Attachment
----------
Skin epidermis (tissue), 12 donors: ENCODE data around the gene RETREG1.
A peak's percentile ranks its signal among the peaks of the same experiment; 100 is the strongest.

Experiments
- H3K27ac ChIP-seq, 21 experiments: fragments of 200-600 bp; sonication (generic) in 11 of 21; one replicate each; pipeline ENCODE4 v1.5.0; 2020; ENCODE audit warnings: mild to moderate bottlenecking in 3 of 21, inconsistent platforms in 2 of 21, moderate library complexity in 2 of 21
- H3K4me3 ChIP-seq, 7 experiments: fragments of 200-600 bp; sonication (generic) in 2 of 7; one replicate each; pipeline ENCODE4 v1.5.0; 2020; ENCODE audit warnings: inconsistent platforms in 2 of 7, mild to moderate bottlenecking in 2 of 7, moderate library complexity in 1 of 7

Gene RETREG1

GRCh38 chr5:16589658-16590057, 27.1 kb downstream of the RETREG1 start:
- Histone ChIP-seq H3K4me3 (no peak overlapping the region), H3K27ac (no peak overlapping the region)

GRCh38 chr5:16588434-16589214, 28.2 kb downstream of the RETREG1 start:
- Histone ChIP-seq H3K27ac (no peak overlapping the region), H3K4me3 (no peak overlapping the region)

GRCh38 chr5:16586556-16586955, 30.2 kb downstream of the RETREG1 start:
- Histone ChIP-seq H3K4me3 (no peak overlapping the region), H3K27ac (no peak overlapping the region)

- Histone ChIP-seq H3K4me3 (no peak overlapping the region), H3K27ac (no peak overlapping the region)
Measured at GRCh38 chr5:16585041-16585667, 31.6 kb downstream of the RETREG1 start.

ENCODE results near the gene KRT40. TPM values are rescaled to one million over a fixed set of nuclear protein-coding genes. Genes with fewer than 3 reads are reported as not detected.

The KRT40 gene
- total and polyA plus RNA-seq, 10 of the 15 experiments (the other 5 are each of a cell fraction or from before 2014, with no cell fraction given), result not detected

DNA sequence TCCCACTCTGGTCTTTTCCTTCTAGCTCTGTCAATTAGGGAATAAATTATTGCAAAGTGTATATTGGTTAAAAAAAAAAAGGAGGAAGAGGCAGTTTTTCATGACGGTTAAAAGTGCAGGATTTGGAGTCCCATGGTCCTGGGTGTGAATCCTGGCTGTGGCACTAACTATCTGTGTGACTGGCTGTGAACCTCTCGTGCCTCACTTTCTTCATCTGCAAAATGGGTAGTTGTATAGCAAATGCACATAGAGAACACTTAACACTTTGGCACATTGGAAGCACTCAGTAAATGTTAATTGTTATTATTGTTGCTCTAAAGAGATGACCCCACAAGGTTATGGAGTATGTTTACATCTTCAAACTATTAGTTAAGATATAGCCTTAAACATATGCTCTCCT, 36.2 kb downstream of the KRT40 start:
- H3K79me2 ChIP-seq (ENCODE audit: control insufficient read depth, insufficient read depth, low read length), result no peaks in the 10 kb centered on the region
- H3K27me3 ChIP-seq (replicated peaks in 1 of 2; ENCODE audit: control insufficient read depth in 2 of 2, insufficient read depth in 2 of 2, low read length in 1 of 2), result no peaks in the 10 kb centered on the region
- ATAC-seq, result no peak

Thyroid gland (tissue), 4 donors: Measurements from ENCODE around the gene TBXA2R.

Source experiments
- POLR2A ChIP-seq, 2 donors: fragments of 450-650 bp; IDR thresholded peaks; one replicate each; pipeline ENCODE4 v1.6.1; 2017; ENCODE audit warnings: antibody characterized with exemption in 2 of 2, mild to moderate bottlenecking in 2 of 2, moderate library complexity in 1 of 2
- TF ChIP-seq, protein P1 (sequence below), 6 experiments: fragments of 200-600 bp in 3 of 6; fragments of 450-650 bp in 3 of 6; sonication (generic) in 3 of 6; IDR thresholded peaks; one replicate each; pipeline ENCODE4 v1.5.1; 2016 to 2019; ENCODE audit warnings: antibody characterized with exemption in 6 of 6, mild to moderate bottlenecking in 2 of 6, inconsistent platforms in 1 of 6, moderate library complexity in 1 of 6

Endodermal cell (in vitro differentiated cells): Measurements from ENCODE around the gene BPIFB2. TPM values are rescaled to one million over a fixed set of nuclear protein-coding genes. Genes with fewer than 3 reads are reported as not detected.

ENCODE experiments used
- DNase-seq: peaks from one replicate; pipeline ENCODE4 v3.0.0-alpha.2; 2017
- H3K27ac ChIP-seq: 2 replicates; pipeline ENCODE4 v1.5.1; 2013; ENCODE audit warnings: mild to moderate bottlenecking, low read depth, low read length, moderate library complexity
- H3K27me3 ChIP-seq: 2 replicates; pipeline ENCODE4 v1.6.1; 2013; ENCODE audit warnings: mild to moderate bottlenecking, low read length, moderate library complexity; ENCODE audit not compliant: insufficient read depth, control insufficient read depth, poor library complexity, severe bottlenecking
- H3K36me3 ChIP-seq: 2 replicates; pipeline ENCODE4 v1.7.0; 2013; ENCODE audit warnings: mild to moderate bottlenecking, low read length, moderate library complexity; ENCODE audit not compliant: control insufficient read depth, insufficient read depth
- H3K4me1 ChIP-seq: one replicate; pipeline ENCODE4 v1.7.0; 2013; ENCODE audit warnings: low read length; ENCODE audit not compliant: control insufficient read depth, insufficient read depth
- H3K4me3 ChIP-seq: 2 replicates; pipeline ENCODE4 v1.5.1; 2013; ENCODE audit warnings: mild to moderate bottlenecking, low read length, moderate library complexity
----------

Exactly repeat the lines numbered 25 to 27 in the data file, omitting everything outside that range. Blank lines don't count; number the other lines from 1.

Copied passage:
- TF ChIP-seq, protein P1 (sequence below), 6 experiments: fragments of 200-600 bp in 3 of 6; fragments of 450-650 bp in 3 of 6; sonication (generic) in 3 of 6; IDR thresholded peaks; one replicate each; pipeline ENCODE4 v1.5.1; 2016 to 2019; ENCODE audit warnings: antibody characterized with exemption in 6 of 6, mild to moderate bottlenecking in 2 of 6, inconsistent platforms in 1 of 6, moderate library complexity in 1 of 6

Endodermal cell (in vitro differentiated cells): Measurements from ENCODE around the gene BPIFB2. TPM values are rescaled to one million over a fixed set of nuclear protein-coding genes. Genes with fewer than 3 reads are reported as not detected.

ENCODE experiments used